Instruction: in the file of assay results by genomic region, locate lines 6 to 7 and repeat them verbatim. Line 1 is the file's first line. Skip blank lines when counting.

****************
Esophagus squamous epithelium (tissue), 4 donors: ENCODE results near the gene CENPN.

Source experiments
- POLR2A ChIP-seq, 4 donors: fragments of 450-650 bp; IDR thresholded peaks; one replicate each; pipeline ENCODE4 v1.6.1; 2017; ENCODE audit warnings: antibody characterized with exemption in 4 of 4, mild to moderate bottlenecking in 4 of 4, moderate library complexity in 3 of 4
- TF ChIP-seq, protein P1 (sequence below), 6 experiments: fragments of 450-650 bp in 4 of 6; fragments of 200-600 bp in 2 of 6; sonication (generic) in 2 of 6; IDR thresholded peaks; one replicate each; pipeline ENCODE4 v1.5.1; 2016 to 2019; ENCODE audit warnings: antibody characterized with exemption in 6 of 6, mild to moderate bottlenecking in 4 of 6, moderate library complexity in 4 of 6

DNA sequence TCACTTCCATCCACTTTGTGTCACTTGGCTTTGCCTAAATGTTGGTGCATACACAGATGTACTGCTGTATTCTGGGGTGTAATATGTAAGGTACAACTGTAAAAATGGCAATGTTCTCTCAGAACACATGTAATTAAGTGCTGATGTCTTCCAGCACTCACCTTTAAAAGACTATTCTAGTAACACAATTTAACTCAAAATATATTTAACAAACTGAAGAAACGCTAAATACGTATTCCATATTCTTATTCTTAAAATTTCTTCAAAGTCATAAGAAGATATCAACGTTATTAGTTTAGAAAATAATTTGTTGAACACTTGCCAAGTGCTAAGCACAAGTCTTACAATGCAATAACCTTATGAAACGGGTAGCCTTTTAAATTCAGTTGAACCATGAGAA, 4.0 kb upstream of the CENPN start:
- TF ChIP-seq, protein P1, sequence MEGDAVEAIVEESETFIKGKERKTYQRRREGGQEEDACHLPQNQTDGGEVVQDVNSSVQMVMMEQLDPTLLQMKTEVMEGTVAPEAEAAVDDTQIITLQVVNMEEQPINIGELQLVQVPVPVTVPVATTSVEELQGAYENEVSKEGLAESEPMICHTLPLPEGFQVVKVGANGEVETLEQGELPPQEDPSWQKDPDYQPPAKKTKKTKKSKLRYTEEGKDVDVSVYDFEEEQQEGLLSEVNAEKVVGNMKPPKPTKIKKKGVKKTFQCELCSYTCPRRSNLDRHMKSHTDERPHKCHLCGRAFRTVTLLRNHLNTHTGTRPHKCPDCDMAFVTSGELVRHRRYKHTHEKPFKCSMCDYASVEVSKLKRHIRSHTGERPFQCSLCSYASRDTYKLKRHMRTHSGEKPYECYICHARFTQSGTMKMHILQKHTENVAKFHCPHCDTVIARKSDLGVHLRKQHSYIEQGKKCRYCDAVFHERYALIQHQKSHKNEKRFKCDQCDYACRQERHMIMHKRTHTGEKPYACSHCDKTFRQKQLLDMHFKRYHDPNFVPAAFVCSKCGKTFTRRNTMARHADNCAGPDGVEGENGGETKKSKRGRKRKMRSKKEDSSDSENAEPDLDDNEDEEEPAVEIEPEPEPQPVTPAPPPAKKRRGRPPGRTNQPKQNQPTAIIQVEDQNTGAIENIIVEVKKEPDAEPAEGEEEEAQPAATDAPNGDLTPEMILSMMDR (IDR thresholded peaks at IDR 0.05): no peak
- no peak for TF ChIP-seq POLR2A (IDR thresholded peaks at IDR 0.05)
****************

- TF ChIP-seq, protein P1, sequence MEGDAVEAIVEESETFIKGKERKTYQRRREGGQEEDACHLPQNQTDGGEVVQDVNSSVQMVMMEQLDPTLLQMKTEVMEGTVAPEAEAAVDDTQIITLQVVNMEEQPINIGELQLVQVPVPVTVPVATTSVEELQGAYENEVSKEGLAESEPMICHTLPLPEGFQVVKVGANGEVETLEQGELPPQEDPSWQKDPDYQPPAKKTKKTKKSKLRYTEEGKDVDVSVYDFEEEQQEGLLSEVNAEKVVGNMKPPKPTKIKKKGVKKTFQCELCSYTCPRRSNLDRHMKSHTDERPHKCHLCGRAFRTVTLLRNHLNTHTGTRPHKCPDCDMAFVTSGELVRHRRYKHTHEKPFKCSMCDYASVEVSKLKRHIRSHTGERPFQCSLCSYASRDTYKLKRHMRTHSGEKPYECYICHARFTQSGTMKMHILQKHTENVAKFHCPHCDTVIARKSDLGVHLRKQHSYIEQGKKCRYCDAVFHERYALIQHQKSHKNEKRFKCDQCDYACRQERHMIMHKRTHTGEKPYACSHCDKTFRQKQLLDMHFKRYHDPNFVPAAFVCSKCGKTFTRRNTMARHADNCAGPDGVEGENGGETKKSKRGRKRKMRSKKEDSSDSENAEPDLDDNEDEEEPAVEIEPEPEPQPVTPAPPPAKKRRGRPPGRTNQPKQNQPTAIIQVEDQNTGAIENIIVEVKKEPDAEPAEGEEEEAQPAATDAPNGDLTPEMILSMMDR (IDR thresholded peaks at IDR 0.05): no peak
- no peak for TF ChIP-seq POLR2A (IDR thresholded peaks at IDR 0.05)